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Chapter regarding Emotion

by: Whitley Lubeck

Chapter regarding Emotion PSY1001

Marketplace > University of Minnesota > Psychlogy > PSY1001 > Chapter regarding Emotion
Whitley Lubeck
U of M
GPA 3.81
Intro to Psych

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A great way to go over the information of the book without having to read it!
Intro to Psych
Class Notes
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This 6 page Class Notes was uploaded by Whitley Lubeck on Sunday April 19, 2015. The Class Notes belongs to PSY1001 at University of Minnesota taught by Briggs in Spring2015. Since its upload, it has received 109 views. For similar materials see Intro to Psych in Psychlogy at University of Minnesota.

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Date Created: 04/19/15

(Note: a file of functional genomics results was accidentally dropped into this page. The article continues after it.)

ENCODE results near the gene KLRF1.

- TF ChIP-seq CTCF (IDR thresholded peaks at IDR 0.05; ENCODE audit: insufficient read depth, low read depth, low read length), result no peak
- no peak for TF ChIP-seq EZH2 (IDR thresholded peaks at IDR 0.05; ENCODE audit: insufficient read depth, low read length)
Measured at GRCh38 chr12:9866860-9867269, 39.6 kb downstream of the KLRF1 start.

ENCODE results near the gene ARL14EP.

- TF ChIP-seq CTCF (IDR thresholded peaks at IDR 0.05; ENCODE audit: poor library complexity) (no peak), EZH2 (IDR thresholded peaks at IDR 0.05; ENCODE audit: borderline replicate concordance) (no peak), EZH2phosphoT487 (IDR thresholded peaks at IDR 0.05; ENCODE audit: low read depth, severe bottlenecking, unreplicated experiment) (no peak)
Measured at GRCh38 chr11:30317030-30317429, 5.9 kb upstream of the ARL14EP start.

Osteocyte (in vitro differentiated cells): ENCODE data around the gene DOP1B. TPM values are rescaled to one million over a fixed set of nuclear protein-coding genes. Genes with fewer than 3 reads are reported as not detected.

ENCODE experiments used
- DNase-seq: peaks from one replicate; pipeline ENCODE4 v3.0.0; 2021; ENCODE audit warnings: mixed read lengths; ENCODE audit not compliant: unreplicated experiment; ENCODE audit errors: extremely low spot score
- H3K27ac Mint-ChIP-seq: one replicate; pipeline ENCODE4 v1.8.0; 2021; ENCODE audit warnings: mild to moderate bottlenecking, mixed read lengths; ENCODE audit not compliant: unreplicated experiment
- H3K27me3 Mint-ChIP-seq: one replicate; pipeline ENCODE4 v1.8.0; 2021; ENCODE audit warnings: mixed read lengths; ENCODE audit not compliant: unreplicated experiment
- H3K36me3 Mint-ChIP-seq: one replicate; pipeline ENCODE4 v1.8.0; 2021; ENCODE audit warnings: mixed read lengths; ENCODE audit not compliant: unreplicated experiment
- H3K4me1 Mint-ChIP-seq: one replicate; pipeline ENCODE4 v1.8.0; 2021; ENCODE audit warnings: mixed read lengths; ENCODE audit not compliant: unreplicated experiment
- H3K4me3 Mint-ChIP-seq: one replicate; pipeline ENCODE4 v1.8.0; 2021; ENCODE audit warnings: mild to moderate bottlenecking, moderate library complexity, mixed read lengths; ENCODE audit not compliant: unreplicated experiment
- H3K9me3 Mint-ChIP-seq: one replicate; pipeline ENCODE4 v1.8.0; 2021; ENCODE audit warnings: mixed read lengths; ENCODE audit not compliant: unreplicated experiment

CHAPTER ELEVEN EMOTION pages 412453 Emotion mental state or feeling associated with our evaluation of our experiences o emotion and reason aren t necessarily opposites o no complete agreement in what causes our emotion Discrete Emotions Theorv theory that humans experience a small number of distinct emotions that combine in complex ways 1 are rooted in their biology 2 serves one or more distinctive evolutionary functions that are essentially the same in all of us o brains cortex thinking evolved after than limbic system emotion emotional reactions come before thoughts o expressions emerge without direct reinforcement byproducts of innate motor programs o Charles Darwin pointed out similarities of emotional expression of humans and nonhumans o angry snarl of dogs sneer of humans 0 high pitch sounds friendly interactions low pitch sounds hostile interaction Eugene Morton 0 sharing of evolutionary ancestor same behavior leads to perhaps these reactions share the same evolutionary origins o universality of emotion cultures 0 however similarities may be due to shared experiences rather than shared evolutionary heritage Paul Ekman ruled this out study in New Guinea isolated from Western Culture 0 Primary Emotions small number perhaps seven of emotions believed by some theorists to be crossculturally universal happiness disgust sadness fear surprise contempt anger Secondary emotions alarm fear and surprise hatred anger and disgust 0 display rules crosscultural guidelines for how and when to express emotions problem some cultures don t agree with what facial expressions go with what emotions ex greetings by kissing on the cheek teaching girls its okay to cry but boys its not etc culture influences expression not emotion itself o each primary emotion is associated with a distinctive constellation of facial expressions 0 emotions and physiology making face with emotion alters bodily reactions 0 Real vs Fake Emotions Pan Am smile movement of mouth but not the eyes Egnitive Theories of Emotion theories proposing that emotions are products of thinking o the way we interpret a situation influences what we feel in response to it o JamesLange Theory of emotion theory proposing that emotions result from our interpretations of our bodily reactions to stimuli 0 William James and Carl Lange 0 Ex encounter bear in woods get afraid and run away They think we are afraid because we run away o Somatic Marker Theorv theory proposing that we use our gut reactions to help us determine how we should act unconsciously 0 Antonio Damasio modern day thinking 0 somatic means physical 0 Ex heart pounding on first date use this to determine what to do next ask out on a second date 0 PAF pure autonomic failure deterioration of nervous system neurons don t experience increase autonomic activity but no trouble making decisions suggest somatic markers aren t NECESSARY for wise choices but give guidance o CannonBard theorv theory proposing that an emotionprovoking event leads simultaneously to an emotion and to bodily reactions 0 Walter Cannon and Phil Bard alternative model than the JamesLange Theory because they say physiological changes occur too slowly to trigger emotional reactions 0 in the bear example the sight of the bear triggers being afraid and running 0 numerous regions of limbic system hypothalamus and amygdala play key role in emotion o Twofactor theory of emotion theory proposing that emotions are produced by an undifferentiated state of arousal along with an attribution explanation of that arousal 0 We experience arousalalertness from an event and then we seek to explain the source of arousal in which we then experience an emotion Figure it out then we label it 0 Ex encounter bear aroused and prepared to fight figure the source probably has something to do with bear label arousal as fear 0 Dutton amp Aron s bridge studya female asked males to take surveys and gave them her number She approached them either on a sturdy bridge or a swaying one More males from the second group called her We believe the source of arousal was due to the environment swaying bridge Unconscious Influences on Emotion o automatic behaviors the automatic generation of emotion there is no voluntary influence on our part we automatically produce a response we don t plan it o mere exposure effect Repeated exposure to a stimulus makes us more likely to feel favorably toward it familiarity breeds comfort o facial feedback hvpothesis theory that blood vessels in the face feedback temperature information in the brain altering our experience of emotions o Emotions are based on facial features Make a big grin we will have the emotion of goofy o holding pen example between teeth you are more likely to smile between lips you are more likely to frown o Crying social signal cue that we re upset and in need of emotional comfort Nonverbal Expression of Emotion o nonverbal leakage unconscious spillover of emotions into nonverbal behavior gestures and posture o interpreting emails without tone and facial expression sometimes its hard to guess correctly posture slumped equals sad upright equals happy 0 Gestures illustrators highlight speech manipulators one body part does something to another biting nails twirl hair stressed proxemics study of personal space 0 personal distance is correlated positively with emotional distance farther less close feel closer intimidating Public distance 12 feet typically used for public speaking such as lecturing Social distance 412 feet typically used for conversations among strangers and casual acquaintances Personal distance 1 54 feet typically used for conversations among close friends or romantic partners Intimate distance 015 feet typically used for kissing hugging whispering sweet nothings and affectionate touching Lying and Lie detection 0 The Polygraph Test lie detector test rests on the assumption of the pinocchio response supposedly perfect physiological or behavioral indicator of lying o bodily reactions give away when lying responses to following three types of questions o relevant questions did you do it bearing on the crime o Irrelevant questions not bearing crime is your name o control questions reflecting probable lies have you ever been tempted to steal anything from a store prone to false positives innocent labeled as guilty and false negatives guilty labeled as innocent is an arousal detector NOT a lie detector looking at voices voice stress analysis 0 guiltv knowledge test GKT alternative to the polygraph test that relies on the premise that criminals harbor conceals knowledge about the crime that innocent people don t more false negatives criminals may not have been aware or have forgotten aspects of the crime scene 0 Measuring EEG brain waves brain fingerprinting 0 Truth Serum not necessarily true Integrity test questionnaire that presumably assesses workers tendency to steal or cheat History of stealing have you every stolen anything from your place of work Attitudes toward stealing do you think that workers who steal property from a store should always be fired Perceptions of others honesty do you believe that most people steal from their companies every now and then GNH gross national happiness Broaden and build theorv theory proposing that happiness predisposes us to think more openly Happiness selfhelp books Unhappy 0 Finding 1 Life events don t determine happiness 0 Finding 2 money usually doesn t make us happy less free time 0 Finding 3 The elderly are typically happier than younger people are 0 Positivity effect tendency for people to remember more positive than negative information with age 0 Finding 4 People on the West Coast are no happier than anyone else Happy 0 Marriage friendships college religion political affiliation exercise gratitude giving flow completely immersed in what we are doing Affective forecasting ability to predict our own and others happiness 0 Were typically poor at this Durabilitv bias belief that both our good and bad moods will last longer than they goo Hedonic treadmill tendency for our moods to adapt to external circumstance 0 Winning the lottery gt goes back to baseline after accident gt goes back to baseline after 0 Begin life and have genetically influences set point of happiness Selfesteem evaluation of our worth 0 Positively correlated with happiness and negatively correlated with loneliness 0 Positive illusions tendencies to perceive ourselves more favorably than others do Positive psvchologydiscipline that has sought to emphasize human strengths 0 Resilience coping life satisfaction love and happiness 0 Helping people enhance positive emotions Defensive pessimism strategy of anticipating failure and compensating for this expectation by mentally over preparing for negative outcomes 0 I expect the worst even though I will probably do okay encourages harder work Motivation psychological drive that propel us in a specific direction Drive reduction theorv theory proposing that certain drives like hunger thirst and sexual frustration motivate us to act in ways that minimize aversive states 0 Clark hull o Satisfaction of these hunger sex results in less tension and more pleasure theory 0 To ensure survival and reproduction o Homeostasis equilibrium 0 YerkesDodson Law inverted Ushaped relation between arousal on the one hand and mod and performance on the other 0 There s an optimal point of arousal in middle of curve it below we experience low motivation and don t perform well 0 When underaroused we experience stimulus hunger a drive for stimulation 0 Approach predisposition toward certain stimuli food 0 Avoidance disposition away from certain stimuli like rude people Incentive theories theories proposing that we re often motivated by positive goals finishing first etc o Intrinsic motivation internal goals 0 Extrinsic motivation external goals 0 Contrast effect once we receive reinforcement for performing a behavior we anticipate that reinforcement again reinforce withdrawn less likely to perform the behavior 0 Primary needs biological necessities secondary needs psychological desires o Hierarchv of needs model developed by Abraham Maslow proposing that we must satisfy physiological needs and needs for safety and security before progressing to more complex needs 0 Hypothalamus is a feeding center Glucostatic theorv theory that when our blood glucose levels drop hunger creates a drive to eat to restore the proper level of glucose low level gt drive gt we eat gt normal levels 0 Leptin hormone that signals the hypothalamus and brain stem to reduce appetite and increase the amount of energy used 0 Lacking of this gene leads to obesity 0 Set point value that establishes a range of body and muscle mass we tend to maintain o Genetics gene mutation in which never seem to feel full InternalExternal theorv theory holding that obese people are motivated to eat more by external cues than internal cues portion size taste smell appearance of food vs growling stomach or feeling of fullness Bulimia Nervosa eating disorder associated with a pattern of bingeing and purging in an effort to lose or maintain weight 0 Most common eating disorder 0 Triggered by genetic factors and external such as ideal body image and sociocultural expectations Anorexia nervosa eating disorder associated with excessive weight loss and the irrational perception that one is overweight Sexual Motivation 0 In our genes but also influenced by social and cultural factors 0 Levels of neurotransmitter serotonin o The basic sexual arousal cycle was same for men and women four stages 0 Excitement phase phase in human sexual response in which people experience sexual pleasure and notice physiological changes associated with it penile erection vagina swelling lubrication Plateau phase phase in human sexual response in which sexual tension builds ggasm climax phase phase in human sexual response marked by involuntary rhythmic contractions in the muscles of genitals in both men and women men ejaculate 0 Resolution phase phase in human sexual response following orgasm in which people report relaxation and a sense of wellbeing Sexual activity decreases with age but satisfaction doesn t Differs with culture Same versus opposite sex partners more males are gay than females can be changed Genetic and environmental influences Being a feminine boy or masculine girl Exposure to testosterone in the womb An older sibling Brain differences cluster of neurons in hypothalamus half the size in gay versus heterosexual men 0000 Attraction Proximity physical nearness a predictor of attraction 0 Those that you work with went to the same school etc Similarity extent to which we have things in common with others a prediction of attraction 0 Like the same activities have the same taste in clothes etc Reciprocity rule of give and take a predictor of attraction 0 Equity of the relationship Physical attraction correlation with popularity 0 Men like younger women 0 Women look at the weight of men prefer to be fit broad shoulders 0 Hip to waist ratio waist 70 as large as hips what men like in women women prefer men with higher wait to hip ratio Social Role Theory men make the money and are bigger and stronger women are the wives and take care of house and children The average symmetrical in face no obvious gene mutations no disease or other abnormalities Passionate love love marked by powerful even overwhelming longing for one s partner Happiness when with our desire One night stands Although long term is possible Companionate love love marked by a sense of deep friendship and fondness for one s partner Progress over time form passionate to companionate overriding emotion Triangular theory of love Sternberg Hate 1 Intimacy I feel close 2 Passion I m crazy for this person 3 Commitment I want to stay L Negation of intimacy would never want to get close Passion despise these people 3 Commitment determines to stop these people N